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Meet the photographer who steampunks her own exquisite cameras

dora goodman gives retro cameras new life voigtlander bessa ii

Dora Goodman, with her modified Voigtlander Bessa II with marquetry work.

Antique cameras don’t just collect dust when Dora Goodman gets ahold of them. Vintage cameras get a new chance to capture life after Goodman updates them with wood, porcelain, and gold – that’s when she’s not producing computer game trailers at her day job.

She also handcrafts camera bodies from scratch. Her first prototype took more than a year, according to PetaPixel. She’s currently working on her second and said she hopes it won’t take as long. Goodman documents her analog work using the very digital medium of social media, namely Instagram and Tumblr, where she posts beautiful images of not only her gear, but of what comes out of them. That’s right, Goodman’s cameras aren’t just decorative, they are highly functional too.

Related: Top 10 best retro camera apps for iPhone.

To Goodman, who is based in Budapest, Hungary, cameras are as artful as the images they create.

“Working on cameras, taking and develop pictures is my meditation,” Goodman told Japan Camera Hunter.

From start to finish, a single refurbished camera could take up to two weeks to make. The process starts with the hunt for a decent analog camera that has “clean lenses and fine clockwork,” she told PetaPixel, before disassembling the machine.

“The rest of the work is days of cutting and grinding, [gluing] and drying, and then grinding again…Pretty time-consuming but totally worth it,” Goodman said.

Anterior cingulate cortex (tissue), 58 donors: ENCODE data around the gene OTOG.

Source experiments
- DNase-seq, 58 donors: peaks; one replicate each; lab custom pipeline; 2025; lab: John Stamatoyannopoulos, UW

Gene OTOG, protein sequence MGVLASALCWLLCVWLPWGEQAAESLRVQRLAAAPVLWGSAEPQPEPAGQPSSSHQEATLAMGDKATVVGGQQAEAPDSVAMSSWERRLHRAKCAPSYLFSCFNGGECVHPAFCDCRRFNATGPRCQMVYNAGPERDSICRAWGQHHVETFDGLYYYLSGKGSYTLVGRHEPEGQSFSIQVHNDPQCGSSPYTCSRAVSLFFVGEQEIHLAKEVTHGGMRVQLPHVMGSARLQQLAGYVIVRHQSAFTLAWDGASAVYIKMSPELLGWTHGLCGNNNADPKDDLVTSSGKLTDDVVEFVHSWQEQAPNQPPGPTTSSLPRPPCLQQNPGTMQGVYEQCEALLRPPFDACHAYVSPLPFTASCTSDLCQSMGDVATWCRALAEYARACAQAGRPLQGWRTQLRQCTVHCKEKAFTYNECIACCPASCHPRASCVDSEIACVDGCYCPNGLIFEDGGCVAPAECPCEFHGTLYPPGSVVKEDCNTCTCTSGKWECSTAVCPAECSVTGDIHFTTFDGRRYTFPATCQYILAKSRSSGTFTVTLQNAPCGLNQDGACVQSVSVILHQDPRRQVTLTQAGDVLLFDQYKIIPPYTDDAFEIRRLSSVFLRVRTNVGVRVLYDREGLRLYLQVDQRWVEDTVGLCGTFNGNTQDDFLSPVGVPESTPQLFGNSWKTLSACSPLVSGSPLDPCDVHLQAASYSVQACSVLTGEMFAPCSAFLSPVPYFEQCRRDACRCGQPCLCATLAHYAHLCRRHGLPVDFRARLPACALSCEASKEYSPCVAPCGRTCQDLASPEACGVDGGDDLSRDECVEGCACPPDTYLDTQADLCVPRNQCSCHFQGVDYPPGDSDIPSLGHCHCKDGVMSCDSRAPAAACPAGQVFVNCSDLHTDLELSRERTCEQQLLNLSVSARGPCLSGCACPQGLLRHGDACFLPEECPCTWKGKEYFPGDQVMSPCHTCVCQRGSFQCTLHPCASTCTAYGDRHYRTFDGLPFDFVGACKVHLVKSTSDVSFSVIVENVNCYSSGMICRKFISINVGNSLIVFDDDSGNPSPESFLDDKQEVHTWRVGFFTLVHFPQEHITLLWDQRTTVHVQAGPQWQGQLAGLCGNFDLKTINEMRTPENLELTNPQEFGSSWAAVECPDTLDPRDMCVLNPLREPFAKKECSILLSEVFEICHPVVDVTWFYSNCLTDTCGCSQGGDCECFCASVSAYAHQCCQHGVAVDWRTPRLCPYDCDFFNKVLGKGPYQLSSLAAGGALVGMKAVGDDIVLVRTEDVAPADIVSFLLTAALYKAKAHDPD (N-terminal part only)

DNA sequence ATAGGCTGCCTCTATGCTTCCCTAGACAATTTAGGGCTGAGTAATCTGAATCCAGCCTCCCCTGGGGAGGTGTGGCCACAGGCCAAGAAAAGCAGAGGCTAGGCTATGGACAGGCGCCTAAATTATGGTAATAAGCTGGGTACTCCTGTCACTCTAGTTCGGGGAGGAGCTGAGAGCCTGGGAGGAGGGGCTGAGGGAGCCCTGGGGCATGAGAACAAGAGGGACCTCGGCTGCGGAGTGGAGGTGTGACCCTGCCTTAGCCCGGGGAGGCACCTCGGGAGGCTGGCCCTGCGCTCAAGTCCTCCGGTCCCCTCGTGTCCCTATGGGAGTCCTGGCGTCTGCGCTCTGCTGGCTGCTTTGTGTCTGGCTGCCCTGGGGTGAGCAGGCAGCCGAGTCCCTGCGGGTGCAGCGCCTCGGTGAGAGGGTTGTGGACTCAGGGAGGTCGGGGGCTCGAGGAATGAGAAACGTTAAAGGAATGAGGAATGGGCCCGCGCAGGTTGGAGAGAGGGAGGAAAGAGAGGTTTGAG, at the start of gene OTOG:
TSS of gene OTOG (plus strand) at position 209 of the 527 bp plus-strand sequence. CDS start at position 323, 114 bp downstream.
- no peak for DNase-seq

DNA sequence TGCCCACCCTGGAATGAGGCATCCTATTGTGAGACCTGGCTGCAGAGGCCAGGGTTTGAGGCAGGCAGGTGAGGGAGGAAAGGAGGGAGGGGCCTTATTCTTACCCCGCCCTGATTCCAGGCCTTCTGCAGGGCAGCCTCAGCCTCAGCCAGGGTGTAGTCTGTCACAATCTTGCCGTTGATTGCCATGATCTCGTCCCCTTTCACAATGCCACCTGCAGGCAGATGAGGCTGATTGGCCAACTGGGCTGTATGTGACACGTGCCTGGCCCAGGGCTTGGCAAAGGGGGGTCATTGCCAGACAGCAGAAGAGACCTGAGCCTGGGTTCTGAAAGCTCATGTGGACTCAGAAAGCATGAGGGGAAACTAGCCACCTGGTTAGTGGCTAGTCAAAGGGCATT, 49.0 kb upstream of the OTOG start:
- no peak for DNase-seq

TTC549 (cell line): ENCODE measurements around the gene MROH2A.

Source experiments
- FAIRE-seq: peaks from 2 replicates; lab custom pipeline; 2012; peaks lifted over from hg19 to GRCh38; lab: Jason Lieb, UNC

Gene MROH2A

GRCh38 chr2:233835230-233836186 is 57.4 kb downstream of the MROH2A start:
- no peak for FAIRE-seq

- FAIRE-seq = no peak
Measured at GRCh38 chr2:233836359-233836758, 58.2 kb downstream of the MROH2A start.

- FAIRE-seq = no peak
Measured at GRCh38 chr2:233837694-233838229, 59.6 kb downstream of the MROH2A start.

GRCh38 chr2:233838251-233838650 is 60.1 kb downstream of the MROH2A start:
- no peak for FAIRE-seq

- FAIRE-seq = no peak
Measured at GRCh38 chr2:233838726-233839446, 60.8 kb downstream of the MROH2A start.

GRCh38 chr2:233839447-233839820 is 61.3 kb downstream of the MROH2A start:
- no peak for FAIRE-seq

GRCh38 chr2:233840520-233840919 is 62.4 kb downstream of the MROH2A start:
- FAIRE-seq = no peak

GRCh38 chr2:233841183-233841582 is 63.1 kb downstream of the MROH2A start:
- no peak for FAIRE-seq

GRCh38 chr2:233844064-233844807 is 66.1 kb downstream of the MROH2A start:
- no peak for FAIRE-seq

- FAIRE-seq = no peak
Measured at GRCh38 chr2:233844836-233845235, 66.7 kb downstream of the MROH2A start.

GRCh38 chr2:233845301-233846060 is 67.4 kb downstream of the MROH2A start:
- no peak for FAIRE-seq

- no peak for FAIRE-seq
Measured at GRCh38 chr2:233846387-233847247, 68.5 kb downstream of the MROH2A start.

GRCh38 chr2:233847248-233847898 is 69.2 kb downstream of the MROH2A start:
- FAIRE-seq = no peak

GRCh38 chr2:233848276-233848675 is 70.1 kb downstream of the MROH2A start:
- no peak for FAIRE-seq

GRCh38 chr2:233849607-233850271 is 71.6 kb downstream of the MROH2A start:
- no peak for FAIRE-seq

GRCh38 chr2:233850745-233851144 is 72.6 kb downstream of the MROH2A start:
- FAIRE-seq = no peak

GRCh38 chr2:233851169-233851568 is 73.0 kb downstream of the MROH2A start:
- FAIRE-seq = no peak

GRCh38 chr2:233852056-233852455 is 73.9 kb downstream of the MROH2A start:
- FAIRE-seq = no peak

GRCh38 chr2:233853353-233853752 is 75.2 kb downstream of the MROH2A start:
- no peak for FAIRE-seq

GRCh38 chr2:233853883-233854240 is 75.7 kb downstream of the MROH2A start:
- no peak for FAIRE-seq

When asked what is her favorite camera to modify, she told Japan Camera Hunger, “A little marquetry work on a Voigtlander Bessa II, cover a Leica M7 with wood and gold, put some porcelain on a Rollei 35.”

Camera design and restoration isn’t a cheap hobby. Despite the expense, however, Goodman doesn’t want to sell her cameras.

“It takes [your] money slowly. Because of the prototypes and the mistakes and all the small parts,” Goodman told PetaPixel. “It takes so much time and work to make a camera, so at the end of the process I can’t ever imagine selling them. I’m currently working on a new camera that I’m planning to lend to a friend of mine for using/testing… maybe owning it.”

Goodman encourages DIY artists to be steadfast in their pursuits.

“If you are passionate about something and you have the persistence about your project, you will get there,” Goodman said.